First announced in May, before a doubling down in November, the energy profits levy (EPL) means oil and gas producers now face losing up to 75% of their profits to the Treasury.
It is the result of government efforts to firefight a cost-of-living crisis, and industry “churning out lots of cash in 2022”, says Wood Mackenzie.
It added: “We estimate the EPL will transfer £27bn from oil and gas producers to the government between now and 2028.
“The effect of the higher rate, extended period and introduction of allowances had a different impact on companies and projects according to where they are in the investment cycle.”
Included as a quid pro quo for industry is an attractive investment relief, meaning firms can claim back cash on North Sea spend – part of a move to bolster energy security.
In November, that was scaled back, with Ms Telford underlining political instability as a “major issue” for the UK in 2022.
She lamented the knock in impact of fiscal alterations that have “not helped the progression of upstream investment”.
Ms Telford added: The EPL was initially imposed as short-term, 25% tax on companies’ profits, in place until the end of 2025 or earlier if commodity prices fell to ‘normal’ levels. The differentiator of the EPL to the Corporation Tax (30%) and Supplementary Charge (10%) being that it excluded carried forward losses from historical investment and decommissioning expenditure from the tax calculation. This has increased the number of UK companies eligible for tax payments in 2022.
“Energy security and the need to maximise domestic production was also recognised, and a generous incentive allowance of 80% relief on capital investment was included in the EPL legislation.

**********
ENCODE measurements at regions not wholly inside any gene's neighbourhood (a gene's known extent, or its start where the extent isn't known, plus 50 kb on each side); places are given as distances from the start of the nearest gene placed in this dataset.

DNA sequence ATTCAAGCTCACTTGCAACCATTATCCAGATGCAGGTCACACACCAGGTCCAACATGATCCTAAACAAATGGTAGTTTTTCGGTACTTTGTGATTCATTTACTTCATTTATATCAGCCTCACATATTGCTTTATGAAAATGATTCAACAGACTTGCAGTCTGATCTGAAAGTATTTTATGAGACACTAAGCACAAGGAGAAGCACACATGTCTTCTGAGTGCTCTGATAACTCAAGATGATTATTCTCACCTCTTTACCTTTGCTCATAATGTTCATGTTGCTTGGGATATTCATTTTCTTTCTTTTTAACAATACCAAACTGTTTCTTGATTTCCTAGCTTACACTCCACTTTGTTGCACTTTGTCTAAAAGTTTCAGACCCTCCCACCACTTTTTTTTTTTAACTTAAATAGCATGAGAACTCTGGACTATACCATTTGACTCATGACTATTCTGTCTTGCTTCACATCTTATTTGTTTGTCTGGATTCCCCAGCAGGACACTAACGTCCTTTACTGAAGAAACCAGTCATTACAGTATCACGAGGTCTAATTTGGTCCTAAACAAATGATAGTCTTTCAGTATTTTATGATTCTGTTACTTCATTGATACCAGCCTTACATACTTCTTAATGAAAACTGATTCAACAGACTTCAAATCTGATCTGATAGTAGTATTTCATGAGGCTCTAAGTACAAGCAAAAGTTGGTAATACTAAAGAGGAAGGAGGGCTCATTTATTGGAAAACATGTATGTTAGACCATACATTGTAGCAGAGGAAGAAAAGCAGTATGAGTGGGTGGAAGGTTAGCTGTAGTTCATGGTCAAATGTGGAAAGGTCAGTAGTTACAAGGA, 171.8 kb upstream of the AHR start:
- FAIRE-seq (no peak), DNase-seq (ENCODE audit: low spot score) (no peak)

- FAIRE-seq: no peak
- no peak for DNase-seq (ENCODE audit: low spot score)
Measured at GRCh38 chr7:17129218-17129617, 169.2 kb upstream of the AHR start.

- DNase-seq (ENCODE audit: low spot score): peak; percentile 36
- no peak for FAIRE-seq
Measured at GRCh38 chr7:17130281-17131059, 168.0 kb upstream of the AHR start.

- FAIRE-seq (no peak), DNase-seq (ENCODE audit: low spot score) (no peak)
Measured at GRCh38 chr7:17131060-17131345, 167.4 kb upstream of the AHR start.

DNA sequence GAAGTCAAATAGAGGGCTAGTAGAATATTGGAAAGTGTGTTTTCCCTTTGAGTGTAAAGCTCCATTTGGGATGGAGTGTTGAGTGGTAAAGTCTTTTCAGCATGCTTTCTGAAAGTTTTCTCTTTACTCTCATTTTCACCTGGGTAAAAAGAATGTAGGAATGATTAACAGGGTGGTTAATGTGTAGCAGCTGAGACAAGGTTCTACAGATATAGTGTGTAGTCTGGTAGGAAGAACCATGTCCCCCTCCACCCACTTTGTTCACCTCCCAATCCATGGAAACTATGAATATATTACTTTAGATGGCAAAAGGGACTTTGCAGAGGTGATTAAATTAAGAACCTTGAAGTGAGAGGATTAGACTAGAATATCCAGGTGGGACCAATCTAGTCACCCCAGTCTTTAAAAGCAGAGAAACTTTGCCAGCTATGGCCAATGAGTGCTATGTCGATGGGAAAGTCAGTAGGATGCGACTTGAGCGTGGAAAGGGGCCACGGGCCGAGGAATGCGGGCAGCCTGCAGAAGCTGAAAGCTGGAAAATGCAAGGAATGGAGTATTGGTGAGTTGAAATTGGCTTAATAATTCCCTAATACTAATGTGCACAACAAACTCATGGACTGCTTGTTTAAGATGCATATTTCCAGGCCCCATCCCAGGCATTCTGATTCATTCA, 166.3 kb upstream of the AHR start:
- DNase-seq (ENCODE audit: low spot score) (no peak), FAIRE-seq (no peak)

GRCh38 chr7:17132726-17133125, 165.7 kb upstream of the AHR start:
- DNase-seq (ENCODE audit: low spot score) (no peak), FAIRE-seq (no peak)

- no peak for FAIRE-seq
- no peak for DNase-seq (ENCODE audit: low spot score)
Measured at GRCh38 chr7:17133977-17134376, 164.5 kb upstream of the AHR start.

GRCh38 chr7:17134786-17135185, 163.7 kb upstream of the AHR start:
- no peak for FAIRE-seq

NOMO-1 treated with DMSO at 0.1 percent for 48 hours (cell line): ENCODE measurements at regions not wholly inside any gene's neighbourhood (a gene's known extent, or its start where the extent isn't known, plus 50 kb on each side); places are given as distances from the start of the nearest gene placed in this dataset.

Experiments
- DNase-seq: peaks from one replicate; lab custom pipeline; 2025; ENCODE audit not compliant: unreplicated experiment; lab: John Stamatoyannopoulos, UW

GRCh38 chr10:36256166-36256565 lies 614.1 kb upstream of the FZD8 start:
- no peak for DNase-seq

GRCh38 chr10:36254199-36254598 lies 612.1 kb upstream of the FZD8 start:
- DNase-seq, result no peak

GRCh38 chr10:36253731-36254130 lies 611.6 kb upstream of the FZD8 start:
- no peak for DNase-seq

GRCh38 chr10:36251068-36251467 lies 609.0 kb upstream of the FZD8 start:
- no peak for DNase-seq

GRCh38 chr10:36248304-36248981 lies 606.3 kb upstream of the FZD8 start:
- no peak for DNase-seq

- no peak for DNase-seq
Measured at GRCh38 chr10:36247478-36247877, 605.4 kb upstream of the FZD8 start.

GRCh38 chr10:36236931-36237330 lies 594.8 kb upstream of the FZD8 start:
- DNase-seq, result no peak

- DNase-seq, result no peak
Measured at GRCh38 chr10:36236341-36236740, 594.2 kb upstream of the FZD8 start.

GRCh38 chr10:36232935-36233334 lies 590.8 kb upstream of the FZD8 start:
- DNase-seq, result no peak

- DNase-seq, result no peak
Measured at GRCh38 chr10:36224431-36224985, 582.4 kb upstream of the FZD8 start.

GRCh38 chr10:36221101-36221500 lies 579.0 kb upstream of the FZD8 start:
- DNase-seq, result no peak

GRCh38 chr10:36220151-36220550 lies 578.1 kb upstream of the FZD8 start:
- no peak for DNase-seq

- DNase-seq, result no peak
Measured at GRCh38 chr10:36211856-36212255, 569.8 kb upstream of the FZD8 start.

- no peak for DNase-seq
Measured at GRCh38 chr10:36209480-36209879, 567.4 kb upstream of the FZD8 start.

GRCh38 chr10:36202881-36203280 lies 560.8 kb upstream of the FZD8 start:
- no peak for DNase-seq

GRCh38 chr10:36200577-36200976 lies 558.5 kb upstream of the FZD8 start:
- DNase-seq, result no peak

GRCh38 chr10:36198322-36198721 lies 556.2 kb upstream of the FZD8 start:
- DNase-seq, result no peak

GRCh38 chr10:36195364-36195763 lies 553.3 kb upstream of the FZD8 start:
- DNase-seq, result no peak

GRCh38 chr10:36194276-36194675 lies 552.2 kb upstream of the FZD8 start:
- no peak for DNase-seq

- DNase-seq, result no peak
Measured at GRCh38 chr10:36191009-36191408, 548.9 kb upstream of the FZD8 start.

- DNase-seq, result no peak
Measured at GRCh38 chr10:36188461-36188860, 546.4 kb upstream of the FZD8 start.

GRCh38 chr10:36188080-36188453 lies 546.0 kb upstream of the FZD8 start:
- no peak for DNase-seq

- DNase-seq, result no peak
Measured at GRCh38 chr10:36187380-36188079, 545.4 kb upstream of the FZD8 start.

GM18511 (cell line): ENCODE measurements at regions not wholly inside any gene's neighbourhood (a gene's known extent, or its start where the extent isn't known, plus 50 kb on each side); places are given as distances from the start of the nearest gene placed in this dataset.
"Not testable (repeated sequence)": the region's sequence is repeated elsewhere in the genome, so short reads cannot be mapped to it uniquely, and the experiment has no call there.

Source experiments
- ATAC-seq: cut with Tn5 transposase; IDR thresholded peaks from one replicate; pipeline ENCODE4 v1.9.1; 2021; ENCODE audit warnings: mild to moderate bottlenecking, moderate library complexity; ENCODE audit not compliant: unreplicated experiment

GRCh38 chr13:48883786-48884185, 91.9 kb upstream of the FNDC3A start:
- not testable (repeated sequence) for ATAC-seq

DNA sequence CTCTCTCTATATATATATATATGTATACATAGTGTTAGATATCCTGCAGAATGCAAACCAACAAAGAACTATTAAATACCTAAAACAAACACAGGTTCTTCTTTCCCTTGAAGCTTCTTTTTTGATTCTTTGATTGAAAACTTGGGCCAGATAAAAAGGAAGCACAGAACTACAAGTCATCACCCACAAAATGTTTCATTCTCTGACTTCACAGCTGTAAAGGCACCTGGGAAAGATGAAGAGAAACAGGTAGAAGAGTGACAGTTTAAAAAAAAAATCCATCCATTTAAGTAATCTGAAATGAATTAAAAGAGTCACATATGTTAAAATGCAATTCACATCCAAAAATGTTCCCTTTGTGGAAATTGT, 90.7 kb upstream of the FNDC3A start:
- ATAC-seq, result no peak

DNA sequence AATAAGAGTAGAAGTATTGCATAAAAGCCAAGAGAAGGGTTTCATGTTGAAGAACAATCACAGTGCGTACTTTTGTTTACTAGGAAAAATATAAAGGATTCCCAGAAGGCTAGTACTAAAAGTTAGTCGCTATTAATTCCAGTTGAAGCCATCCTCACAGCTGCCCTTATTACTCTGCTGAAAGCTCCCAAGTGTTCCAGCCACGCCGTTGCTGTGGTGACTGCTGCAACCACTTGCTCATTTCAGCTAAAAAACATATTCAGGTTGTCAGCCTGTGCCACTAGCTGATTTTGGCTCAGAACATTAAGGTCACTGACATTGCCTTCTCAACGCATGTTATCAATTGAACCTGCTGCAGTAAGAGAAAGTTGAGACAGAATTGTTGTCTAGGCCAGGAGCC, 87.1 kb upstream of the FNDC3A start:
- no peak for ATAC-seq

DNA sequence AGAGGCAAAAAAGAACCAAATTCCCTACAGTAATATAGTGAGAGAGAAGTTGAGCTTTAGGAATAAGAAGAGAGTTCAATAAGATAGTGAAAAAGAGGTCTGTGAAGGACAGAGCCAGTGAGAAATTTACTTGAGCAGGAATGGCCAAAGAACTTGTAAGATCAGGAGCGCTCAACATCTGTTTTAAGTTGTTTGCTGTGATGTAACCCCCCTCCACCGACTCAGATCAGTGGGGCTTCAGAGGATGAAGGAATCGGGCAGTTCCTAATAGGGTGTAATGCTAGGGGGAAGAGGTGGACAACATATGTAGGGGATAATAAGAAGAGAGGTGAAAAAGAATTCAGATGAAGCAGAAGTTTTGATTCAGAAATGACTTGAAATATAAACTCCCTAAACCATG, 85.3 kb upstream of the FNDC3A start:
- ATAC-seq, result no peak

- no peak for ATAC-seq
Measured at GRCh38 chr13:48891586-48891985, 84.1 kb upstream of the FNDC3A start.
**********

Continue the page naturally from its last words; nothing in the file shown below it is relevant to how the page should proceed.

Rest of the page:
“Subsequent political instability, of a level never previously encountered in modern-day Britain, led to changes to the EPL only five months later. The EPL rate was increased to 35% and the investment allowance for non-decarbonisation expenditure reduced to 29%, effective from January 1, and extended until the end of March 2028.”
High oil price to stick, but greater stability a must
In addition to fiscal instability, North Sea companies also have to contend with the ever fluctuating price of their produce.
In February, hours after Russia launched its attack on Ukraine, Brent crude topped $100 a barrel for the first time since 2014, and it spent much of 2022 trading above that milestone.
But the price recently dipped to around $80 a barrel, its lowest level since 2021, the result of depressed demand arising from China’s zero-Covid policy.
Nevertheless, Ms Telford has backed prices to “remain in high in 2023”, with energy security a continuing focus for governments.
She added: “Companies will however be reviewing projects for oil and gas capital expenditure under the latest EPL tax terms, creating uncertainty on investment levels and timing.
“Fiscal stability and improvements to regulatory processes will be needed to progress oil and gas developments required for domestic energy security, in parallel with the fast-tracking of renewable energies.”